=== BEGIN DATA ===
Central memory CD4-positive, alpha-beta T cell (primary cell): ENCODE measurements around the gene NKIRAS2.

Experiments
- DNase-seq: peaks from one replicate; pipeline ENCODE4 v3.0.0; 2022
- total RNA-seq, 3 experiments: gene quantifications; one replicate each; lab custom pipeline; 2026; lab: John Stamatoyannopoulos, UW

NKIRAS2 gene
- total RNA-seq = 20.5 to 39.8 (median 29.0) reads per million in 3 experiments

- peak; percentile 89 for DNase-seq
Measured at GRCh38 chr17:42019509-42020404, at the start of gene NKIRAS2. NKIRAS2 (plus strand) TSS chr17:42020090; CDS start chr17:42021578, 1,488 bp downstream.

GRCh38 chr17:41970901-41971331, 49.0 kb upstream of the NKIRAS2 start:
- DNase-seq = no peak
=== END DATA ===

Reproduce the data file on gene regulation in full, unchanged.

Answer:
Central memory CD4-positive, alpha-beta T cell (primary cell): ENCODE measurements around the gene NKIRAS2.

Experiments
- DNase-seq: peaks from one replicate; pipeline ENCODE4 v3.0.0; 2022
- total RNA-seq, 3 experiments: gene quantifications; one replicate each; lab custom pipeline; 2026; lab: John Stamatoyannopoulos, UW

NKIRAS2 gene
- total RNA-seq = 20.5 to 39.8 (median 29.0) reads per million in 3 experiments

- peak; percentile 89 for DNase-seq
Measured at GRCh38 chr17:42019509-42020404, at the start of gene NKIRAS2. NKIRAS2 (plus strand) TSS chr17:42020090; CDS start chr17:42021578, 1,488 bp downstream.

GRCh38 chr17:41970901-41971331, 49.0 kb upstream of the NKIRAS2 start:
- DNase-seq = no peak